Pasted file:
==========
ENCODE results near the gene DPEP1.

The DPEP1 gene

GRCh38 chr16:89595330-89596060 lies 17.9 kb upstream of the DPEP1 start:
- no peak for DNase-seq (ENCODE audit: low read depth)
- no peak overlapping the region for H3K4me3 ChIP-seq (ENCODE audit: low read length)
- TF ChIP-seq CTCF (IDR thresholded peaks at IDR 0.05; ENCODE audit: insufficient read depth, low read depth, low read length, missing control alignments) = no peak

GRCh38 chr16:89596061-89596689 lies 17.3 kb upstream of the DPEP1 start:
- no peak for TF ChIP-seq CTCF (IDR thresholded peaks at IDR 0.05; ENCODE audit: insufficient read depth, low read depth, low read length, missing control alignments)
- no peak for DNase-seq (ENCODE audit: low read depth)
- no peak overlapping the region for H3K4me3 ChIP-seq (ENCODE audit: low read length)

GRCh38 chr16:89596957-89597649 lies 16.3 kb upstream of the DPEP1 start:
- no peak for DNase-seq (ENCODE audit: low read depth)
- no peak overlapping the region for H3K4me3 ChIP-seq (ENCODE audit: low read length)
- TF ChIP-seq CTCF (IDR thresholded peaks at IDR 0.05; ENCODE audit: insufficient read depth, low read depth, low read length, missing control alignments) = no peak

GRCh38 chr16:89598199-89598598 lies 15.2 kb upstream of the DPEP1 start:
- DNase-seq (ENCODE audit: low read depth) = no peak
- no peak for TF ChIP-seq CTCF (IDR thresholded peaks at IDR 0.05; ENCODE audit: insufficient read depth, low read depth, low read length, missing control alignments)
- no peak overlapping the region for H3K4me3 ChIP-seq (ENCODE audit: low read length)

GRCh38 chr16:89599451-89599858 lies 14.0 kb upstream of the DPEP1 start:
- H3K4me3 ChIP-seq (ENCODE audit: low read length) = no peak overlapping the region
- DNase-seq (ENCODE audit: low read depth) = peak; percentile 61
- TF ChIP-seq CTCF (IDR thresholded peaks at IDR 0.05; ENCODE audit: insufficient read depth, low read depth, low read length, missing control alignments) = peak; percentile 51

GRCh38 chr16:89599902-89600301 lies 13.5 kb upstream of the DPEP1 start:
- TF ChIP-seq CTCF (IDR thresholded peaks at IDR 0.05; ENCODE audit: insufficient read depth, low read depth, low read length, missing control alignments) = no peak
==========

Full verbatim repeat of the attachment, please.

ENCODE results near the gene DPEP1.

The DPEP1 gene

GRCh38 chr16:89595330-89596060 lies 17.9 kb upstream of the DPEP1 start:
- no peak for DNase-seq (ENCODE audit: low read depth)
- no peak overlapping the region for H3K4me3 ChIP-seq (ENCODE audit: low read length)
- TF ChIP-seq CTCF (IDR thresholded peaks at IDR 0.05; ENCODE audit: insufficient read depth, low read depth, low read length, missing control alignments) = no peak

GRCh38 chr16:89596061-89596689 lies 17.3 kb upstream of the DPEP1 start:
- no peak for TF ChIP-seq CTCF (IDR thresholded peaks at IDR 0.05; ENCODE audit: insufficient read depth, low read depth, low read length, missing control alignments)
- no peak for DNase-seq (ENCODE audit: low read depth)
- no peak overlapping the region for H3K4me3 ChIP-seq (ENCODE audit: low read length)

GRCh38 chr16:89596957-89597649 lies 16.3 kb upstream of the DPEP1 start:
- no peak for DNase-seq (ENCODE audit: low read depth)
- no peak overlapping the region for H3K4me3 ChIP-seq (ENCODE audit: low read length)
- TF ChIP-seq CTCF (IDR thresholded peaks at IDR 0.05; ENCODE audit: insufficient read depth, low read depth, low read length, missing control alignments) = no peak

GRCh38 chr16:89598199-89598598 lies 15.2 kb upstream of the DPEP1 start:
- DNase-seq (ENCODE audit: low read depth) = no peak
- no peak for TF ChIP-seq CTCF (IDR thresholded peaks at IDR 0.05; ENCODE audit: insufficient read depth, low read depth, low read length, missing control alignments)
- no peak overlapping the region for H3K4me3 ChIP-seq (ENCODE audit: low read length)

GRCh38 chr16:89599451-89599858 lies 14.0 kb upstream of the DPEP1 start:
- H3K4me3 ChIP-seq (ENCODE audit: low read length) = no peak overlapping the region
- DNase-seq (ENCODE audit: low read depth) = peak; percentile 61
- TF ChIP-seq CTCF (IDR thresholded peaks at IDR 0.05; ENCODE audit: insufficient read depth, low read depth, low read length, missing control alignments) = peak; percentile 51

GRCh38 chr16:89599902-89600301 lies 13.5 kb upstream of the DPEP1 start:
- TF ChIP-seq CTCF (IDR thresholded peaks at IDR 0.05; ENCODE audit: insufficient read depth, low read depth, low read length, missing control alignments) = no peak